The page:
The result will be substantial snowmelt.

But I do NOT believe this is the end of our early ski season.   There is no reason to panic when you hear many inches of rain are coming to your favorite ski resort.

It’ll be a setback, but this was an early bonus anyway.  A good part of the current snowpack will survive, in fact in the past 20 years we haven’t made it to 30″+ snow depth at this location followed by a complete melt down.  Sometimes it has dropped quite a bit (like the week ahead), but then more snow fell within a week or two.  If you are a skier or ski resort manager there’s no reason to freak out.

The pattern for the next 4 days looks like this…

a big ridge of high pressure with very warm temperatures overhead.  Lots of subtropical moisture will be streaming north around this ridge, pushing sticking snow levels up around 8-10,000′ on Mt. Hood.  We’ll be breaking out of the usual November inversion when we get a southerly wind so we can also expect a very warm Thanksgiving Week in the lowlands.  A record high is possible in Portland either Tuesday or Wednesday (records are 62 & 59 for those dates).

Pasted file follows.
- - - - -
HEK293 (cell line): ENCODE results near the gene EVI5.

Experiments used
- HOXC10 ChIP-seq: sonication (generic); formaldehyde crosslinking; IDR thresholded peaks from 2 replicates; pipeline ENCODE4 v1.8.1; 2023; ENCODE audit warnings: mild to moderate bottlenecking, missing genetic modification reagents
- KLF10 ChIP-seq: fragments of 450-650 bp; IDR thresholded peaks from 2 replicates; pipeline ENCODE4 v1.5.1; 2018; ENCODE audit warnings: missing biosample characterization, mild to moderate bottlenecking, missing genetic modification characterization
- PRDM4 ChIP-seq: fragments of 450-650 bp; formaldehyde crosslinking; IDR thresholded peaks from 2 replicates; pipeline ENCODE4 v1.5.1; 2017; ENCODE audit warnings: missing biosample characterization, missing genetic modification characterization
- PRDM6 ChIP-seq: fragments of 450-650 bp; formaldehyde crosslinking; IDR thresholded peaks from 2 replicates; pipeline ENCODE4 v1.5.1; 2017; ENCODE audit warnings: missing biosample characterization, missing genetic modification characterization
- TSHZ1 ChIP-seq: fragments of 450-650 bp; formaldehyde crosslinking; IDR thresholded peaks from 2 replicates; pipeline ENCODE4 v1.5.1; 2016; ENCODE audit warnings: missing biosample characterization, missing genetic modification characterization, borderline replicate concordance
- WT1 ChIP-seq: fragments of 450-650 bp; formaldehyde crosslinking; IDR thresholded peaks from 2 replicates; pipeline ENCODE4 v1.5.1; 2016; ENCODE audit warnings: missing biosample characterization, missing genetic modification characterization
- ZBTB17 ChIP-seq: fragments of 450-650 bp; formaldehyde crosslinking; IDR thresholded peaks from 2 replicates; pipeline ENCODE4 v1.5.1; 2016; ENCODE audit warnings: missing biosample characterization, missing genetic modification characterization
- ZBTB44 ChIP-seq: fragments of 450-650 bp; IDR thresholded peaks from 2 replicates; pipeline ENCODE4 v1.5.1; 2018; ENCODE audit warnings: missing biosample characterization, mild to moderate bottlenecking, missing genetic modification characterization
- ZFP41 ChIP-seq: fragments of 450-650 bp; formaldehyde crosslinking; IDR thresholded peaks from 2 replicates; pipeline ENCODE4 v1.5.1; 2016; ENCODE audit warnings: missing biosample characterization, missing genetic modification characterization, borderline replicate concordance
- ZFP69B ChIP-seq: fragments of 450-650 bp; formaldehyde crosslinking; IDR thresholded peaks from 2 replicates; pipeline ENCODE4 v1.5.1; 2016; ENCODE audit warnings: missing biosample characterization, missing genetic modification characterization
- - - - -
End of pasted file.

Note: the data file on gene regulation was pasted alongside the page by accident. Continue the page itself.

I expect lots of rain, but this isn’t generally a flooding rain pattern with the flow coming steeply from the southwest (instead of west).  Plus no one system seems to sit right over us for an extended period of rain.

There is one huge bonus…THANKSGIVING TRAVEL THROUGHOUT THE PACIFIC NORTHWEST SHOULD BE EXCELLENT.  There will be no snow over mountain passes anywhere in Oregon or most of Washington from tomorrow morning through Thanksgiving Day.  Even after that time through Sunday sticking snow levels seem to remain mainly above the Cascade Passes.

So enjoy the week ahead…at least you’ll save on your heating bills!

Chief Meteorologist Mark Nelsen


Winter is Here, And Not Just In The Mountains

November 15, 2017

9:30pm Wednesday